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J Autism Dev Disord. 1994 Oct;24(5):603-17.

An observational study of humor in autism and Down syndrome.

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Department of Psychology, University of Massachusetts, Boston 02125-3393.


Investigated examples of naturalistic humor in a group of 6 young children with autism and 6 age- and language-matched children with Down syndrome, who were videotaped while interacting with their mothers in bimonthly 1-hour sessions over the course of 1 year. Humor episodes were analyzed on three dimensions: cognitive developmental, social, and intentionality. The autistic children produced significantly less humor overall and less humor involving nonverbal incongruity. The only jokes in the study were told by 2 of the children with Down syndrome. Results indicate that while children with autism can produce and appreciate humor to a limited extent in a naturalistic setting, they do so at a significantly reduced level compared to matched controls. Findings are discussed in relation to the social-cognitive deficits in autistic children, which are among the primary characteristics of the syndrome.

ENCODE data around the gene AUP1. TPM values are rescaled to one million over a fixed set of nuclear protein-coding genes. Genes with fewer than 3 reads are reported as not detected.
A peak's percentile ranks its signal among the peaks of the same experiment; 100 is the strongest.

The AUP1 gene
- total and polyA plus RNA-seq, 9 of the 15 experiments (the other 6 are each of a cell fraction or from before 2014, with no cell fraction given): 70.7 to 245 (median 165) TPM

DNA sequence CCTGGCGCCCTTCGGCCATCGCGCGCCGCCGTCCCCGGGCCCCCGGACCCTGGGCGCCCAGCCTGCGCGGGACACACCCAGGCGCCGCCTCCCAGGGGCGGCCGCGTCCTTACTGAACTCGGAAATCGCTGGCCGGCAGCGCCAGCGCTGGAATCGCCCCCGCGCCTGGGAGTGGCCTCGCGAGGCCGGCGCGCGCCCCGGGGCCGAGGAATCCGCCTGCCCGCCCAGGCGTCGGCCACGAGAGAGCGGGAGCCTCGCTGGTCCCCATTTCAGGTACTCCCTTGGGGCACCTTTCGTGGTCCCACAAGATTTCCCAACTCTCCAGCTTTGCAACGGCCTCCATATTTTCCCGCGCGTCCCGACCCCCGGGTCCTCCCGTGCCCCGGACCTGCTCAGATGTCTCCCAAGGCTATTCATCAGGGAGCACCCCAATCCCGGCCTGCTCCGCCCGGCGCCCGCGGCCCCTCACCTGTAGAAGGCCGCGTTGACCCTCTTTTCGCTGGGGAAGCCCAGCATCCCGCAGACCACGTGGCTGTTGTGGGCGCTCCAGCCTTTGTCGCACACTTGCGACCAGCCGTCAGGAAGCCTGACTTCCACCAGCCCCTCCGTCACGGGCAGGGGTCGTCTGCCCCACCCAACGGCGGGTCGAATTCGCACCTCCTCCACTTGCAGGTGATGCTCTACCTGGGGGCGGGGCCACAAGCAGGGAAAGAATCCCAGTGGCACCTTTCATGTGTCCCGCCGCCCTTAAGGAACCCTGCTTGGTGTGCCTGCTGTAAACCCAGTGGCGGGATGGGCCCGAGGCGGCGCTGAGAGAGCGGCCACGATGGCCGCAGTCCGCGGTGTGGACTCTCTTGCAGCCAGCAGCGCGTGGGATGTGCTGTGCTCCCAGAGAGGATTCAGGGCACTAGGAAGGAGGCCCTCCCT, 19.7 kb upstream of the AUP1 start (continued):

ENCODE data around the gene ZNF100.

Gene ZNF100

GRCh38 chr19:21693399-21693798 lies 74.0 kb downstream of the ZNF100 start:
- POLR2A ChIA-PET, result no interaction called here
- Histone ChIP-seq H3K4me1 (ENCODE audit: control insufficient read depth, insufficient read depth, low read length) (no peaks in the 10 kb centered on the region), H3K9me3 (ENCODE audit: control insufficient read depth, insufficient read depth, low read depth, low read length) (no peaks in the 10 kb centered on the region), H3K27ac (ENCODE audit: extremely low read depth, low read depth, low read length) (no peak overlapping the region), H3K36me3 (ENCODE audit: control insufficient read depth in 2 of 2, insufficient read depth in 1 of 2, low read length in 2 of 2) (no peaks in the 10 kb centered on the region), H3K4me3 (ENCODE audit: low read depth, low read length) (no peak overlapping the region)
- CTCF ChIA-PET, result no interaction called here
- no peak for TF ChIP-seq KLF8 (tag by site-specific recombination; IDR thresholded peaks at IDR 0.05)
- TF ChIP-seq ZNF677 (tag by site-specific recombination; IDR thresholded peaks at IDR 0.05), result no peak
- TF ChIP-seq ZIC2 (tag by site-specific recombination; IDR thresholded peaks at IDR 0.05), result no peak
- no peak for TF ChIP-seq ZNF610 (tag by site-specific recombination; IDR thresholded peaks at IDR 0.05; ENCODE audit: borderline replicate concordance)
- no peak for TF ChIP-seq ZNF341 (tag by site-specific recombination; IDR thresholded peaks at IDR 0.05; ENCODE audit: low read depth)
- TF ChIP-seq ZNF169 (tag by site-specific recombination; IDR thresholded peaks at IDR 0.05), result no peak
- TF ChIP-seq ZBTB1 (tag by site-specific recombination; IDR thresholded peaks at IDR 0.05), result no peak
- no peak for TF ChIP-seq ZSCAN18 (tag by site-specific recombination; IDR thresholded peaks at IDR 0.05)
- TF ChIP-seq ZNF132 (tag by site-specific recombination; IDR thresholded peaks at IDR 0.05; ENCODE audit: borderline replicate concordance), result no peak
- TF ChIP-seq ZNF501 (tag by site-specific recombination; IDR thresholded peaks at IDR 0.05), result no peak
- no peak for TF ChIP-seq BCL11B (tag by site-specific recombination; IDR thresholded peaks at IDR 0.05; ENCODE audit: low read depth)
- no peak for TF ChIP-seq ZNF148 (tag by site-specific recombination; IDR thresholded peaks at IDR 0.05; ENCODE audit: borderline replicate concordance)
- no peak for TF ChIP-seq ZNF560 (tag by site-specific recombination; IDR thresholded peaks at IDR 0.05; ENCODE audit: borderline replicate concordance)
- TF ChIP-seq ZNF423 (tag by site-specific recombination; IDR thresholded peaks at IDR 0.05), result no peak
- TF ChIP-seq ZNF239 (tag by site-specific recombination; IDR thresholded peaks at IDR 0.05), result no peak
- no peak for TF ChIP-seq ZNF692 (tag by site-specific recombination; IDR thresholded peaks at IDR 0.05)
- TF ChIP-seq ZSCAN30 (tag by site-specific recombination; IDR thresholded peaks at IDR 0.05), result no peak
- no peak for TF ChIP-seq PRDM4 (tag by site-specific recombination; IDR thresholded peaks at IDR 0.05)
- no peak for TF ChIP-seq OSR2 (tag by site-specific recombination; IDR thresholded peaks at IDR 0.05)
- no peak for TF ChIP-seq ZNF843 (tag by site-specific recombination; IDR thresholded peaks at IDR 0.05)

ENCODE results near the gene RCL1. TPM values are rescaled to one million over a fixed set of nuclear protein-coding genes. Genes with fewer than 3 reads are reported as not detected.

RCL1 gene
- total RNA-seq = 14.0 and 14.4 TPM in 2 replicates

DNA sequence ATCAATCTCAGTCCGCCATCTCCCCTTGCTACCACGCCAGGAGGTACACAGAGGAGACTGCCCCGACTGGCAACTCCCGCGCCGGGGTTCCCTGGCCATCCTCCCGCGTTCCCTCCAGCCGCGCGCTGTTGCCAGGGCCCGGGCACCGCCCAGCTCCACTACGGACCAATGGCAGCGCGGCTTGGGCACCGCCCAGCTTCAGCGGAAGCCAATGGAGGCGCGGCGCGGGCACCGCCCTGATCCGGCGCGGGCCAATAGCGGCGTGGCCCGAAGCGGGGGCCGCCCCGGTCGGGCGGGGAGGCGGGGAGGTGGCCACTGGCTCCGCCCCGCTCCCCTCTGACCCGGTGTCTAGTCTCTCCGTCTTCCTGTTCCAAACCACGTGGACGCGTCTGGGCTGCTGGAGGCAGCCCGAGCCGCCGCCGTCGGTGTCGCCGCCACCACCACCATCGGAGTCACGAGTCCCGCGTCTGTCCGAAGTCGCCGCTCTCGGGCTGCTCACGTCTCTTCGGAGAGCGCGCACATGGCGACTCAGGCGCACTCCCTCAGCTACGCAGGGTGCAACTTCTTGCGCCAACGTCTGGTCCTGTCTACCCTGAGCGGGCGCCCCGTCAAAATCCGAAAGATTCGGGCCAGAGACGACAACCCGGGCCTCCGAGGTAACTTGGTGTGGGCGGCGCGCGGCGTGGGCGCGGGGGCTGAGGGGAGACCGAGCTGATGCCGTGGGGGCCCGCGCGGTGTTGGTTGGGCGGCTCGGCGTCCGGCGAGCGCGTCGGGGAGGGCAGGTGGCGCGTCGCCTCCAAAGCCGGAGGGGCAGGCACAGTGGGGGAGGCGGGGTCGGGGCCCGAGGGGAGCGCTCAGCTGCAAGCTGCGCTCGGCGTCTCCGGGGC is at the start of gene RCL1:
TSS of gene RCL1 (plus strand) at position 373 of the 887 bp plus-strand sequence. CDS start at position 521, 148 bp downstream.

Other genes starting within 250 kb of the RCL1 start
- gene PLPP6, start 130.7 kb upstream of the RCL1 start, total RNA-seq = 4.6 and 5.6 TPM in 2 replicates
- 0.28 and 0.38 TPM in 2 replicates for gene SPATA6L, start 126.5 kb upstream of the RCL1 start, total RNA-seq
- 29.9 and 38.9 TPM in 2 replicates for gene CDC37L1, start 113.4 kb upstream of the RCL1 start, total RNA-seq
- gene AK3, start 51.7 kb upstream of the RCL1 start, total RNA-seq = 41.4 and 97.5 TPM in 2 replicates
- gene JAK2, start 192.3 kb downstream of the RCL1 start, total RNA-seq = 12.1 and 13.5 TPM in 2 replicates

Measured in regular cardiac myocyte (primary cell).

[Indexed for MEDLINE]

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